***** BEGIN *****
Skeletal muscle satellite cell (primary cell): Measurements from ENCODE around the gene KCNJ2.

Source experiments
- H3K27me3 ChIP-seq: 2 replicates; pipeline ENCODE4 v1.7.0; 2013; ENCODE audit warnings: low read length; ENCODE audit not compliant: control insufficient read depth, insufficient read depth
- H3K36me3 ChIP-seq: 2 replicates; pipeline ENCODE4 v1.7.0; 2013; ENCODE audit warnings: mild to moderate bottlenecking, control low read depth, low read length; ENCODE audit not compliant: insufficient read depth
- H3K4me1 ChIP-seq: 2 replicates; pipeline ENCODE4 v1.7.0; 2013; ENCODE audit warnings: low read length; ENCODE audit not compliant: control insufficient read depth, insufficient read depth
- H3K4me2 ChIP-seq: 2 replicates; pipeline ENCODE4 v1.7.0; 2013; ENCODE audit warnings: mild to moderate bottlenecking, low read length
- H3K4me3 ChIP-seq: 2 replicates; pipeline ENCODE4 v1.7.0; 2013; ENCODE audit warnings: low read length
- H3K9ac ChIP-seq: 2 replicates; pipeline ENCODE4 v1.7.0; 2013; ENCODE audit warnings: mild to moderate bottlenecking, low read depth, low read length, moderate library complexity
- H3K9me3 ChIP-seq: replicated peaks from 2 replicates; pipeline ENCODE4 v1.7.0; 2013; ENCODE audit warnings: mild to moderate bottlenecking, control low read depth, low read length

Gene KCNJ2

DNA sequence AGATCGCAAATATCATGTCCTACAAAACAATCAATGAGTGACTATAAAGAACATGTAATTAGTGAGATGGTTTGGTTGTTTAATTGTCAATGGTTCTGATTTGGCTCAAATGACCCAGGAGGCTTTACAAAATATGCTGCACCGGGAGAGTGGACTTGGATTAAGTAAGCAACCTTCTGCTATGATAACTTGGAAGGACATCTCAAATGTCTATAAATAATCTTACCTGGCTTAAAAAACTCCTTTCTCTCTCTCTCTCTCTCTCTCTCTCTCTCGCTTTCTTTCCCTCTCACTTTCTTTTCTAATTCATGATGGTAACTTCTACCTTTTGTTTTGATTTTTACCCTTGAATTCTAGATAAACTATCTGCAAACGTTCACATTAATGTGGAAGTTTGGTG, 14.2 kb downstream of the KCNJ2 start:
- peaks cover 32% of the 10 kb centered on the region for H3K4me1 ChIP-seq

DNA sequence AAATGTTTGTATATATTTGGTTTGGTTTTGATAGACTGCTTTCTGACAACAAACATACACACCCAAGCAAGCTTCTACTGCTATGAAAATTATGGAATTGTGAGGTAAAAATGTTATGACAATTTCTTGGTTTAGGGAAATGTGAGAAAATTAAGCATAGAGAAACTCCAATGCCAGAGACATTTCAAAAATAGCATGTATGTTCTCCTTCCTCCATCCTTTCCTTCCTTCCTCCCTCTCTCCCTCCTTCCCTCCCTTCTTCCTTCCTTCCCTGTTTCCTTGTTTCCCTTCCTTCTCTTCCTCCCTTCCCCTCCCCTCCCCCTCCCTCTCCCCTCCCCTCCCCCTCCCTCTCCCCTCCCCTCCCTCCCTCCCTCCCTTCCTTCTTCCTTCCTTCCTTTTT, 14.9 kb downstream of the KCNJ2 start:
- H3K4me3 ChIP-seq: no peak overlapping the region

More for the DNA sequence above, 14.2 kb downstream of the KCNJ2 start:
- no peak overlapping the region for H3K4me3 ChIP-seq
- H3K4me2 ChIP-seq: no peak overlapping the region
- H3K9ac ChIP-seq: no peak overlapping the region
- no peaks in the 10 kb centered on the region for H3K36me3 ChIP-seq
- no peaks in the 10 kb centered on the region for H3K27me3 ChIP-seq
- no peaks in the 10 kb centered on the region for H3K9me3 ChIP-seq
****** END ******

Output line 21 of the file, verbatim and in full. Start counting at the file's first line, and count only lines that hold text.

- no peaks in the 10 kb centered on the region for H3K9me3 ChIP-seq